Analysis of 108 climate lawsuits over the past two decades has found that they had an impact on the share price of polluting companies.
- Communities and individuals are increasingly turning to courts to hold governments and high-emitting corporations to account for their contribution to global warming.
- A filing or an unfavourable court decision in a climate case cut corporate value by 0.41% on average.
- Although the percentages are relatively small, they are evidence that climate litigation should be considered a financial risk.
A new working paper by the London School of Economics’ Grantham Research Institute, Impacts of climate litigation on firm value, analyses how climate lawsuits have affected share price performance. Researchers compiled a database of filings and decisions relating to 108 climate change lawsuits against US and European-listed corporations between 2005 and 2021.
Rise in climate litigation
Communities and individuals are increasingly turning to courts to hold governments and high-emitting corporations to account for their contribution to global warming – and are starting to find success. Annual cases have grown from below 10 to over 200 by 2021. In that same year, 10% were filed against corporations and the remainder against government bodies or other entities.
There is an increase in cases with strategic ambition, which is when the claimants’ motives go beyond the concerns of the individual litigant and aim to bring about some broader societal shift – including advancing climate policies, creating public awareness, or changing the behaviour of government or industry actors.
The role of litigation in affecting “the outcome and ambition of climate governance” was recognised by the Intergovernmental Panel on Climate Change Working Group III in 2022, in a document approved by representatives of every member state. Indeed, taking matters to court has become an instrument to enforce or enhance climate commitments made by governments.
For example, nonprofit organisation ClientEarth sued the UK over its inadequate net zero strategy and won: the High Court ruled that it breached the Climate Change Act and needs to be strengthened. In Canada, First Nations communities of British Columbia took legal action against an outdated piece of regulation enabling the mineral exploitation of indigenous land.
In the corporate world, cases have mostly affected polluting sectors such as food and agriculture, transport, plastics and finance. For instance, major companies such as Shell (LSE: SHEL) and Danone (PAR:BN) have been accused of malpractices such as greenwashing and lack of effective action.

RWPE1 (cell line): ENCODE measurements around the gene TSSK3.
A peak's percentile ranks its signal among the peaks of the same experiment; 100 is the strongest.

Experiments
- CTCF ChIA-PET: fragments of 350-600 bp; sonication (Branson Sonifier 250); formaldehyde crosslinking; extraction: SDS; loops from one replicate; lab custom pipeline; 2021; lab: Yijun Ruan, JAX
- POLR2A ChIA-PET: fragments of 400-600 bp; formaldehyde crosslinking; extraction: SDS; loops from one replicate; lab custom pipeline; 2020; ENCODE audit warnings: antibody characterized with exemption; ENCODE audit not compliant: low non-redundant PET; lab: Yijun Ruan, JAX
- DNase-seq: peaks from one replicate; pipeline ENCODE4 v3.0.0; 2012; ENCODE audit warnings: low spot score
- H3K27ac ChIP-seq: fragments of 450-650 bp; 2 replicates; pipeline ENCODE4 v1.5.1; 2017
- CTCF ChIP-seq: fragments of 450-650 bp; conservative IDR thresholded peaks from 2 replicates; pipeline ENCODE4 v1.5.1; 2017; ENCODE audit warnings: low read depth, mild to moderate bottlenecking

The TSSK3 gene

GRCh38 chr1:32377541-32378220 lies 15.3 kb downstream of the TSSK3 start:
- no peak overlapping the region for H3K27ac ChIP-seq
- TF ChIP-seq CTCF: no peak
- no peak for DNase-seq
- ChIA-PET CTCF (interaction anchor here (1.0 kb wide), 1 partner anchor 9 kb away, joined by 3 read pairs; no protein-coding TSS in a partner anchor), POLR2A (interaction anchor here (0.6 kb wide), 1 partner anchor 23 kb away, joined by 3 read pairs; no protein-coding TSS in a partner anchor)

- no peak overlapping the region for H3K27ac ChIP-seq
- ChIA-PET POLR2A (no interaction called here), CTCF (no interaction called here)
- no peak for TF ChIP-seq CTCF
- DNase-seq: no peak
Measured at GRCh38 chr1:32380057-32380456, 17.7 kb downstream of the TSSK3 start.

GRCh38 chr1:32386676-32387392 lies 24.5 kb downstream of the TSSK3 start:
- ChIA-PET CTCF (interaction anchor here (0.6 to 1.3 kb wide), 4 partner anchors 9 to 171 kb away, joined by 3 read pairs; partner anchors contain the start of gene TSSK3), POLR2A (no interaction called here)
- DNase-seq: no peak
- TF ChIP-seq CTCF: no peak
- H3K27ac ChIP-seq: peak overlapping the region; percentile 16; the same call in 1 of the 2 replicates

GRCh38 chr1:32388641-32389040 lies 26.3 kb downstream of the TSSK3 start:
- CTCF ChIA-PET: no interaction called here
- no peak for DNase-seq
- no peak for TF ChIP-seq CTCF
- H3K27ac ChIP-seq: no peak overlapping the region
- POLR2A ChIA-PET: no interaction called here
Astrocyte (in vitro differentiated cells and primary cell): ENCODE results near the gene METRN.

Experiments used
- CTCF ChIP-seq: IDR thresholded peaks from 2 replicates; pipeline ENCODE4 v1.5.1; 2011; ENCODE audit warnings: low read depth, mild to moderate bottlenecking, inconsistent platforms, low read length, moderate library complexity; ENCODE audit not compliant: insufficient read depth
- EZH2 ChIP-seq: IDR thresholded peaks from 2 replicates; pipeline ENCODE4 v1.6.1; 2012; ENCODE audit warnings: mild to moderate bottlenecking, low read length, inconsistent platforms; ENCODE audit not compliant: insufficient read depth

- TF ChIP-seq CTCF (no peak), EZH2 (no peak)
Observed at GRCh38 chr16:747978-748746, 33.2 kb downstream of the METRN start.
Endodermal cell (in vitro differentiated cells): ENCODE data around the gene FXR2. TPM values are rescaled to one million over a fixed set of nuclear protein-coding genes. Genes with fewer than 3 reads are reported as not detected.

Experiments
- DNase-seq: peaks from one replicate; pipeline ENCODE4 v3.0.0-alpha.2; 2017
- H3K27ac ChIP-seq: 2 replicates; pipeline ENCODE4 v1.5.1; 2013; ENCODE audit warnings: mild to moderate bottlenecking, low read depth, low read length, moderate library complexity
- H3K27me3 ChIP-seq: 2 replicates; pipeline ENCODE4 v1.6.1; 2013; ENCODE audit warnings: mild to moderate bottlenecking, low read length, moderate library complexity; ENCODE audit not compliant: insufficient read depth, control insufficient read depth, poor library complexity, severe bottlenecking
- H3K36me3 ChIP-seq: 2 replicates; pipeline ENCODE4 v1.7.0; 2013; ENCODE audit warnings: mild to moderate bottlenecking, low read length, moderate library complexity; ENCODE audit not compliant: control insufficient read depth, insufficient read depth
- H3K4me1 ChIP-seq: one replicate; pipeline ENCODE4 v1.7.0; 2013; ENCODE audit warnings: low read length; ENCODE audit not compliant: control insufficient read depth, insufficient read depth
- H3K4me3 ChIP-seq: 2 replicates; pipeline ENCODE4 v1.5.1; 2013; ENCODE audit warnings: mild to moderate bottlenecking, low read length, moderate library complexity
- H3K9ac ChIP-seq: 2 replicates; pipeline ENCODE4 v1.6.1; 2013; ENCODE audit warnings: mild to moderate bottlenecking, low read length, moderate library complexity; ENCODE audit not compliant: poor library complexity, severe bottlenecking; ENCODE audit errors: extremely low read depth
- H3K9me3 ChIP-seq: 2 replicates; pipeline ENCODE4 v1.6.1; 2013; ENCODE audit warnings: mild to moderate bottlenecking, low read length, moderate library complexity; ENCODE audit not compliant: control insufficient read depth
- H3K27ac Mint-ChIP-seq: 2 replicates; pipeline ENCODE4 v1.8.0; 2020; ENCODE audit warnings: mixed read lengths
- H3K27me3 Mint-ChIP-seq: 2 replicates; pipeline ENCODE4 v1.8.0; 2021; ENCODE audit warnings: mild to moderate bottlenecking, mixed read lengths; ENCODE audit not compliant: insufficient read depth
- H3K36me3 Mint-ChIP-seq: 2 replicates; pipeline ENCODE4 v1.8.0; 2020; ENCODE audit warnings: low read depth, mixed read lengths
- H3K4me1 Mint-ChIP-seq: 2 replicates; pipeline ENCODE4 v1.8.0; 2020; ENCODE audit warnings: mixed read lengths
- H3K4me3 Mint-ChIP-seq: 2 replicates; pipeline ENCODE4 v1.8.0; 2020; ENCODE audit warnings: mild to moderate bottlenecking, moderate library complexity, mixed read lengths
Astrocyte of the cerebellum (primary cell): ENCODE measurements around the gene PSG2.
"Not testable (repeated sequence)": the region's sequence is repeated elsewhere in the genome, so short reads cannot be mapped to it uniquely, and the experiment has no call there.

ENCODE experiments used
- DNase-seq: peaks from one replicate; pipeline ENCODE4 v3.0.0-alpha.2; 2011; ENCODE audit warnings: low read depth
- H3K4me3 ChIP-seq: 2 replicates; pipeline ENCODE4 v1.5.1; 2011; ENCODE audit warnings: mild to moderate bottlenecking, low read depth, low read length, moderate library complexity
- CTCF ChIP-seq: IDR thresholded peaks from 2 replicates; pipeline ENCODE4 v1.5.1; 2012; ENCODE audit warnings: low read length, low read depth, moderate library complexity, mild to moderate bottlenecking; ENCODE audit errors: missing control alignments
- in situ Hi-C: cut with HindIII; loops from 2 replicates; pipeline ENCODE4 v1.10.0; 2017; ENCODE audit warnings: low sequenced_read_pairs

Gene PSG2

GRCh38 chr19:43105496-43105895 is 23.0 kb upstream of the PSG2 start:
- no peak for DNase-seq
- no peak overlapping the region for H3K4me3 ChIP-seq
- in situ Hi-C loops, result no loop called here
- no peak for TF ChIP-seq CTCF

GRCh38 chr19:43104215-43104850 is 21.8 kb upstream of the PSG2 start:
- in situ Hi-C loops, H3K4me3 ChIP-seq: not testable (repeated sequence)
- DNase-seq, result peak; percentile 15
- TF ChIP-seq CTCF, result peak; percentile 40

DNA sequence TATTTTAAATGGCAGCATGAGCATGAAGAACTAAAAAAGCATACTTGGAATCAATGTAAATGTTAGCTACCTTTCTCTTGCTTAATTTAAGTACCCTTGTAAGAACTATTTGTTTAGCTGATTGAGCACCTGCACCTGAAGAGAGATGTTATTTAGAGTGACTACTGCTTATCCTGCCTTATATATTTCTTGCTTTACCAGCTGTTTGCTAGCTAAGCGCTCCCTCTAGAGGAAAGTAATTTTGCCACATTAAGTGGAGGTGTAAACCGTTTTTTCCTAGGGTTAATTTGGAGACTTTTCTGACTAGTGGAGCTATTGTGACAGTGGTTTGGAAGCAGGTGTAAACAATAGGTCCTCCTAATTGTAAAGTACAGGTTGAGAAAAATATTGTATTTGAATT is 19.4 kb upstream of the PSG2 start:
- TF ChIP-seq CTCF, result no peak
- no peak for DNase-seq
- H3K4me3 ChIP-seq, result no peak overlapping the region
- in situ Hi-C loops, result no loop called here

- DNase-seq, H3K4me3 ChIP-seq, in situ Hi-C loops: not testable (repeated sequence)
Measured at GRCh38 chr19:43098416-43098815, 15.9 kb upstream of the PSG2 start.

How it impacts companies
The study’s causal analysis estimated that a filing or an unfavourable court decision in a climate case cut corporate value by 0.41% on average. The largest stock market responses were found for cases filed against those defined as ‘Carbon Majors’ – the largest emitters operating in the energy, utilities, and materials sectors – reducing their value by 0.57% following case filings and by 1.50% following unfavourable judgements.
Larger market reactions are observed in ‘novel’ cases involving a new form of legal argument or in a new jurisdiction. No statistically significant effect on firm value was found in filings against ‘non-Carbon Majors’.
Although the numbers are small, back-of-the-envelope calculations suggested that the average economic benefit of a positive decision is $197 million, and the average economic cost of a negative decision is $360 million. Moreover, according to the researchers, a decline in share price could influence climate risk assessment from investors.
For defending corporations, rising climate litigation risks may exacerbate well-known physical and transition risks associated with climate change. This may not be just an issue for the company, but also for the individual directors: personal claims have been identified as a potential area of growth, which could have an impact on their professional and personal lives.
Beyond the fall in share prices, defendants would incur immediate costs such as legal fees and fines, plus longer-term consequences such as higher insurance costs and changes to credit ratings, as well as difficulties to access capital. There are also non-tangible costs, such as reputational damage, a drop in staff morale and fraying relationships with stakeholders.
An important risk factor
Lenders, financial regulators and governments should consider climate litigation risk as a relevant financial risk in a warmer future, according to the researchers. Because the number of cases is rising exponentially, the trends observed so far are likely to evolve and intensify.
Claimants are already finding new, creative ways to take legal action: for example, in early 2023, ClientEarth bought a few shares in Shell and sued it as a shareholder. The claim got dismissed at the first step, but the nonprofit is looking for ways to appeal.
Companies need to ensure that they set up credible, science-based and effective transition plans, and then implement them, to ensure that they are protected against this risk. A culture of transparency and close communication with stakeholders on how to move forward in a way that benefits communities, the planet and the business are all strategies likely to limit the chances of ending up in court.